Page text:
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The SmartTarget Biopsy Trial: A Prospective, Within-person Randomised, Blinded Trial Comparing the Accuracy of Visual-registration and Magnetic Resonance Imaging/Ultrasound Image-fusion Targeted Biopsies for Prostate Cancer Risk Stratification

Hamid, S; Donaldson, IA; Hu, Y; Rodell, R; Villarini, B; Bonmati, E; Tranter, P; ... Ahmed, HU; + view all (2019) The SmartTarget Biopsy Trial: A Prospective, Within-person Randomised, Blinded Trial Comparing the Accuracy of Visual-registration and Magnetic Resonance Imaging/Ultrasound Image-fusion Targeted Biopsies for Prostate Cancer Risk Stratification. European Urology , 75 (5) pp. 733-740. 10.1016/j.eururo.2018.08.007. Green open access

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Abstract

Background: Multiparametric magnetic resonance imaging (mpMRI)-targeted prostate biopsies can improve detection of clinically significant prostate cancer and decrease the overdetection of insignificant cancers. It is unknown whether visual-registration targeting is sufficient or augmentation with image-fusion software is needed. Objective: To assess concordance between the two methods. Design, setting, and participants: We conducted a blinded, within-person randomised, paired validating clinical trial. From 2014 to 2016, 141 men who had undergone a prior (positive or negative) transrectal ultrasound biopsy and had a discrete lesion on mpMRI (score 3–5) requiring targeted transperineal biopsy were enrolled at a UK academic hospital; 129 underwent both biopsy strategies and completed the study. Intervention: The order of performing biopsies using visual registration and a computer-assisted MRI/ultrasound image-fusion system (SmartTarget) on each patient was randomised. The equipment was reset between biopsy strategies to mitigate incorporation bias. Outcome measurements and statistical analysis: The proportion of clinically significant prostate cancer (primary outcome: Gleason pattern ≥3 + 4 = 7, maximum cancer core length ≥4 mm; secondary outcome: Gleason pattern ≥4 + 3 = 7, maximum cancer core length ≥6 mm) detected by each method was compared using McNemar's test of paired proportions. Results and limitations: The two strategies combined detected 93 clinically significant prostate cancers (72% of the cohort). Each strategy detected 80/93 (86%) of these cancers; each strategy identified 13 cases missed by the other. Three patients experienced adverse events related to biopsy (urinary retention, urinary tract infection, nausea, and vomiting). No difference in urinary symptoms, erectile function, or quality of life between baseline and follow-up (median 10.5 wk) was observed. The key limitations were lack of parallel-group randomisation and a limit on the number of targeted cores. Conclusions: Visual-registration and image-fusion targeting strategies combined had the highest detection rate for clinically significant cancers. Targeted prostate biopsy should be performed using both strategies together. Patient summary: We compared two prostate cancer biopsy strategies: visual registration and image fusion. A combination of the two strategies found the most clinically important cancers and should be used together whenever targeted biopsy is being performed. Image-fusion results in a clinically significant prostate cancer detection rate were similar to those of visual registration performed by an experienced operator. Detection could be improved by 14% with no adverse effect on patient safety by adding image fusion to conventional visual-registration targeting.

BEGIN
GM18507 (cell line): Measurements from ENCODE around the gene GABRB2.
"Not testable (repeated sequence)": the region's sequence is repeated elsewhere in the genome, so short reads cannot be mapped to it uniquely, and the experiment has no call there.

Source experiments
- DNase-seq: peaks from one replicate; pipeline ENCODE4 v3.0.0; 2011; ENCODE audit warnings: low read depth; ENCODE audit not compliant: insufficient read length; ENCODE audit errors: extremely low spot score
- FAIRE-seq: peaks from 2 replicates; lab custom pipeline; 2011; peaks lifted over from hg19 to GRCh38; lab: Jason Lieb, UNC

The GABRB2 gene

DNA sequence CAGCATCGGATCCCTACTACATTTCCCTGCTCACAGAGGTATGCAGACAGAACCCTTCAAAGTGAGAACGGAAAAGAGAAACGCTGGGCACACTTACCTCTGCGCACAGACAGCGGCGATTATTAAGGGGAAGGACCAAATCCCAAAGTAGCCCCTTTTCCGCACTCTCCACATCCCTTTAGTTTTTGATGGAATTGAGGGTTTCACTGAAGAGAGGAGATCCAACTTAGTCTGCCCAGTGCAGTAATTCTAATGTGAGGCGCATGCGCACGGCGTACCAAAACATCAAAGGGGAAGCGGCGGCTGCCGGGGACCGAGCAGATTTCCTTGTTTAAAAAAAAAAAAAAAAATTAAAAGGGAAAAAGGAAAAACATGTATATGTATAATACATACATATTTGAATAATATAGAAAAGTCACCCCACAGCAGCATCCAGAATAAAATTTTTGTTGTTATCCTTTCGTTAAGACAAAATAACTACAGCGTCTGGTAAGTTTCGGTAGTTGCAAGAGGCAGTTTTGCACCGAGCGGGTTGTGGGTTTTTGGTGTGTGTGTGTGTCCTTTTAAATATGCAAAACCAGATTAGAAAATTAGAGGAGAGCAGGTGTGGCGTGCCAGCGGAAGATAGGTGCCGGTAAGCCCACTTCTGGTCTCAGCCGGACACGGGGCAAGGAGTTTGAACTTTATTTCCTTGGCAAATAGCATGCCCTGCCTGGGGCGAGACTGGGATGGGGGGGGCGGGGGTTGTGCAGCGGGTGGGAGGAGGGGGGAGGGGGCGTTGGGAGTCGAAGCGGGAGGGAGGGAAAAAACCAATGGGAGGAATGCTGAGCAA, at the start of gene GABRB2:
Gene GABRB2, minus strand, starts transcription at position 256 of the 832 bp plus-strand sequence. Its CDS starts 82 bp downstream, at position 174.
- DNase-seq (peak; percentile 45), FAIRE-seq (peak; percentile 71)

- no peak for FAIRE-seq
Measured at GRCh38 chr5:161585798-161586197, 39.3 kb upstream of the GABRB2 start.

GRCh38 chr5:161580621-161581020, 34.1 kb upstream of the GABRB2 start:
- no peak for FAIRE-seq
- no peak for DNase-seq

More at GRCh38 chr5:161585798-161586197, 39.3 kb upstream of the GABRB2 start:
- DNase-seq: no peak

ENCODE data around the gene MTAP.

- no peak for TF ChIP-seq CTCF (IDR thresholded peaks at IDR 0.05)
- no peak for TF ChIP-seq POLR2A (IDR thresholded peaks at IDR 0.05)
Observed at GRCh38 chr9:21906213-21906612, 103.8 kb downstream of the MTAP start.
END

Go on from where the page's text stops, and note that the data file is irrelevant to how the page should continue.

Type: Article
Title: The SmartTarget Biopsy Trial: A Prospective, Within-person Randomised, Blinded Trial Comparing the Accuracy of Visual-registration and Magnetic Resonance Imaging/Ultrasound Image-fusion Targeted Biopsies for Prostate Cancer Risk Stratification
Open access status: An open access version is available from UCL Discovery
DOI: 10.1016/j.eururo.2018.08.007
Publisher version: https://doi.org/10.1016/j.eururo.2018.08.007
Language: English
Additional information: This is an open access article under the CC BY license (http://creativecommons.org/licenses/by/4.0/), which permits unrestricted use, distribution, and reproduction in any medium, provided the original work is properly cited.
Keywords: Biopsy, Diagnostic imaging, Prostatic neoplasms
UCL classification: UCL
UCL > Provost and Vice Provost Offices
UCL > Provost and Vice Provost Offices > School of Life and Medical Sciences
UCL > Provost and Vice Provost Offices > School of Life and Medical Sciences > Faculty of Medical Sciences
UCL > Provost and Vice Provost Offices > School of Life and Medical Sciences > Faculty of Medical Sciences > Div of Medicine
UCL > Provost and Vice Provost Offices > School of Life and Medical Sciences > Faculty of Medical Sciences > Div of Medicine > Metabolism and Experi Therapeutics
UCL > Provost and Vice Provost Offices > School of Life and Medical Sciences > Faculty of Medical Sciences > Div of Surgery and Interventional Sci
UCL > Provost and Vice Provost Offices > School of Life and Medical Sciences > Faculty of Medical Sciences > Div of Surgery and Interventional Sci > Department of Targeted Intervention
UCL > Provost and Vice Provost Offices > UCL BEAMS
UCL > Provost and Vice Provost Offices > UCL BEAMS > Faculty of Engineering Science
UCL > Provost and Vice Provost Offices > UCL BEAMS > Faculty of Engineering Science > Dept of Med Phys and Biomedical Eng
UCL > Provost and Vice Provost Offices > VP: Health
UCL > Provost and Vice Provost Offices > VP: Health > Translational Research Office
URI: https://discovery.ucl.ac.uk/id/eprint/10062458
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